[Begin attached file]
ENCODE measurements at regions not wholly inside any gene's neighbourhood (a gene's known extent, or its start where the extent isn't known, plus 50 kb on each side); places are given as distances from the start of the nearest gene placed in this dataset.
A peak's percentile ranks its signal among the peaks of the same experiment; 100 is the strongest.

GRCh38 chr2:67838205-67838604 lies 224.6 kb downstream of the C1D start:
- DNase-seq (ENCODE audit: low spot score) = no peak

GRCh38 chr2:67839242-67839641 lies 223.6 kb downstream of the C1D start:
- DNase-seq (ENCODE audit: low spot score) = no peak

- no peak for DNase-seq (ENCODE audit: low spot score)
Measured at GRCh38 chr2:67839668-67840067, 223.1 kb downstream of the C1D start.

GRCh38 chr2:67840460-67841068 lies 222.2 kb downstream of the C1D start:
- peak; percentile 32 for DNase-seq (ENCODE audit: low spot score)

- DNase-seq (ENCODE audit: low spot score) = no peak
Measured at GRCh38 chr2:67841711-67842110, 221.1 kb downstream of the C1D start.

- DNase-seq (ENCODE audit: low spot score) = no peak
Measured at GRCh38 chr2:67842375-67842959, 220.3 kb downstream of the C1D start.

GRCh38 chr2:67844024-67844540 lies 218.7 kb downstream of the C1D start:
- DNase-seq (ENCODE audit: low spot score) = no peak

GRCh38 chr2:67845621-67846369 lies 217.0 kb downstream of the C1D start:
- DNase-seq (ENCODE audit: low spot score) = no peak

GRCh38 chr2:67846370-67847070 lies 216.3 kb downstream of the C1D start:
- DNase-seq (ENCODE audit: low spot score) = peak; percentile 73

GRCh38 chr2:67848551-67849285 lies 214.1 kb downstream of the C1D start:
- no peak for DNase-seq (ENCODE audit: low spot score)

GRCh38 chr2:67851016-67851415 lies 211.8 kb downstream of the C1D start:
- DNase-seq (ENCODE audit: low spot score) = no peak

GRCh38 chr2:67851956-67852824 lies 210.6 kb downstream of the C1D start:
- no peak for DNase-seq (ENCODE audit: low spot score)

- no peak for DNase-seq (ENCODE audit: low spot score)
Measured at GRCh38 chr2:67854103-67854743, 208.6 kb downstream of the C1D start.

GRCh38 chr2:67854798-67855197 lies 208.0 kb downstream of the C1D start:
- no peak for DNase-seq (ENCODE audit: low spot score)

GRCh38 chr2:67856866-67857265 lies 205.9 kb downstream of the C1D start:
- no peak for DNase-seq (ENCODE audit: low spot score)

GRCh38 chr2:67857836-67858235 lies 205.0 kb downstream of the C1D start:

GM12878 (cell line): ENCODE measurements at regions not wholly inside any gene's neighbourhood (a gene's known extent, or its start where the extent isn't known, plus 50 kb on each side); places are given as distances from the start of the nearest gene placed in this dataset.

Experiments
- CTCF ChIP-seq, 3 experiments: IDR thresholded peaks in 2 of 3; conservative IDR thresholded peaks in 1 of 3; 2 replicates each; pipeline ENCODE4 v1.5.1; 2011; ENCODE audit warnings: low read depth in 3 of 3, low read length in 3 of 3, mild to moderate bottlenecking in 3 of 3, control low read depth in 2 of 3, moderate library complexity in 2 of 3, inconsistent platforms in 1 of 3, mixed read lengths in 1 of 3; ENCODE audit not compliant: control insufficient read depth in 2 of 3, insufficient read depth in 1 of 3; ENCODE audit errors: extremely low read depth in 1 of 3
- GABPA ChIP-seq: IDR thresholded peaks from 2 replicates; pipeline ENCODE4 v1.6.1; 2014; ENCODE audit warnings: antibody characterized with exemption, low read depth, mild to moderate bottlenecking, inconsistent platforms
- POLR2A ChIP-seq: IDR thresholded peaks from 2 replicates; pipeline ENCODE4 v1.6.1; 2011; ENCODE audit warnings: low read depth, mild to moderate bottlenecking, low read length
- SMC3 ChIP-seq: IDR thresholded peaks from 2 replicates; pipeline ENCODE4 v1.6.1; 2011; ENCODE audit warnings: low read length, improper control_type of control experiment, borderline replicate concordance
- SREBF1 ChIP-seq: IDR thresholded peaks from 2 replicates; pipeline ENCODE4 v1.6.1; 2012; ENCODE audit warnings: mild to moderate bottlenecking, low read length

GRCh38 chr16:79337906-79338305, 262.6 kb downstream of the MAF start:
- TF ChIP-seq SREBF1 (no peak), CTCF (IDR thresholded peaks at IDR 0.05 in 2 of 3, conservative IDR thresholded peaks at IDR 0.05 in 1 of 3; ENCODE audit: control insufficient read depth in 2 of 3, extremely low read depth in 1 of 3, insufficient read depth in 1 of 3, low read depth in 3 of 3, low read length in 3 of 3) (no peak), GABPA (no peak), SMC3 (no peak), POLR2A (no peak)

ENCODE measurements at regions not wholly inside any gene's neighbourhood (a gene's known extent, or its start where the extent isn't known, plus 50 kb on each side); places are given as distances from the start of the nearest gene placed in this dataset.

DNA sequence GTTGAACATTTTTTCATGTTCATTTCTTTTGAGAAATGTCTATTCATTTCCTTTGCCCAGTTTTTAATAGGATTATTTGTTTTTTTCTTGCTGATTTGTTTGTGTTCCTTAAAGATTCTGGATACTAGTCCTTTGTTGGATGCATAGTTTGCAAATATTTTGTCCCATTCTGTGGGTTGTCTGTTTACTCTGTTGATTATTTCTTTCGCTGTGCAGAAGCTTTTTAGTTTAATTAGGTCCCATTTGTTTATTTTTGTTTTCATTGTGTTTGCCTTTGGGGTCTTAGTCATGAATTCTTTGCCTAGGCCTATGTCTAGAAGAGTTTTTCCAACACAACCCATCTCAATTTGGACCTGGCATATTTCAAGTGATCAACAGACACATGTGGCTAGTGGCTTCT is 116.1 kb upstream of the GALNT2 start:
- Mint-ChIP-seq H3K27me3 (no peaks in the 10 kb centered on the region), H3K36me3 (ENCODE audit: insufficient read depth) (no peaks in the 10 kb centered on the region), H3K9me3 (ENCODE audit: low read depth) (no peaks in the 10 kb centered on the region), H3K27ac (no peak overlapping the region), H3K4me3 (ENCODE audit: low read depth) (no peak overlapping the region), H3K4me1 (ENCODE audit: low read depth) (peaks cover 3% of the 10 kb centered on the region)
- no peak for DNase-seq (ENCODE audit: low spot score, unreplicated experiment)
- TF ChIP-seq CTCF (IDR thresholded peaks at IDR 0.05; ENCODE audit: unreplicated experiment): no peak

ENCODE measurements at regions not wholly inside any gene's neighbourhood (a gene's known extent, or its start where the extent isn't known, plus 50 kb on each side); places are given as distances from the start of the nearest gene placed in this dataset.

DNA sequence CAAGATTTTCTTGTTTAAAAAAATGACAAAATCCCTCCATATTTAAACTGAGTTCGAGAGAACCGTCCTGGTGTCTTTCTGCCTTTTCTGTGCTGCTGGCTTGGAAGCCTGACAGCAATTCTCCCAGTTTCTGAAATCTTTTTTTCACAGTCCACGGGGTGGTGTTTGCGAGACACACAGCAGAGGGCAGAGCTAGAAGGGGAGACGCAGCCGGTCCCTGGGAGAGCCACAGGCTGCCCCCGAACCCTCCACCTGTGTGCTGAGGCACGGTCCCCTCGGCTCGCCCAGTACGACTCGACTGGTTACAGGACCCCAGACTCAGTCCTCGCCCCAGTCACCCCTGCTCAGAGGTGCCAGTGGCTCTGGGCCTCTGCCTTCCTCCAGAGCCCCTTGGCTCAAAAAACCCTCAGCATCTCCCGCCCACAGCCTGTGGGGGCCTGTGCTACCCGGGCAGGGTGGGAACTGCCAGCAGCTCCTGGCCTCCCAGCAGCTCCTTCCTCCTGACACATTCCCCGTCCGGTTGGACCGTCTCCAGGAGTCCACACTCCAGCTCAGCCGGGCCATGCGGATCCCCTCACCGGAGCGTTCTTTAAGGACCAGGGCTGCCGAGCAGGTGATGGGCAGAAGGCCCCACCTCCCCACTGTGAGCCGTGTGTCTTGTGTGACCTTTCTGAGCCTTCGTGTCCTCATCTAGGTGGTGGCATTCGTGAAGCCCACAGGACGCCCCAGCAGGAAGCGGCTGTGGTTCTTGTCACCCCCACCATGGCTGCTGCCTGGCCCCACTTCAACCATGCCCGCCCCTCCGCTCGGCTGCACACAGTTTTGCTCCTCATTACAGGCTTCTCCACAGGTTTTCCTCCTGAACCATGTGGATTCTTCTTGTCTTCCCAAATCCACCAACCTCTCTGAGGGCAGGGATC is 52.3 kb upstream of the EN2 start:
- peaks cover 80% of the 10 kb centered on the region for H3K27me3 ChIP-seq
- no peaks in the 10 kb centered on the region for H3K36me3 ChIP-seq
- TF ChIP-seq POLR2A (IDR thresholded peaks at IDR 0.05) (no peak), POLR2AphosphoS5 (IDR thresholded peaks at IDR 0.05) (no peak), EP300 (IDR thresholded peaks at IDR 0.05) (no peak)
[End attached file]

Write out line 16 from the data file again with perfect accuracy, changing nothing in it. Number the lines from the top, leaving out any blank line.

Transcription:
- DNase-seq (ENCODE audit: low spot score) = no peak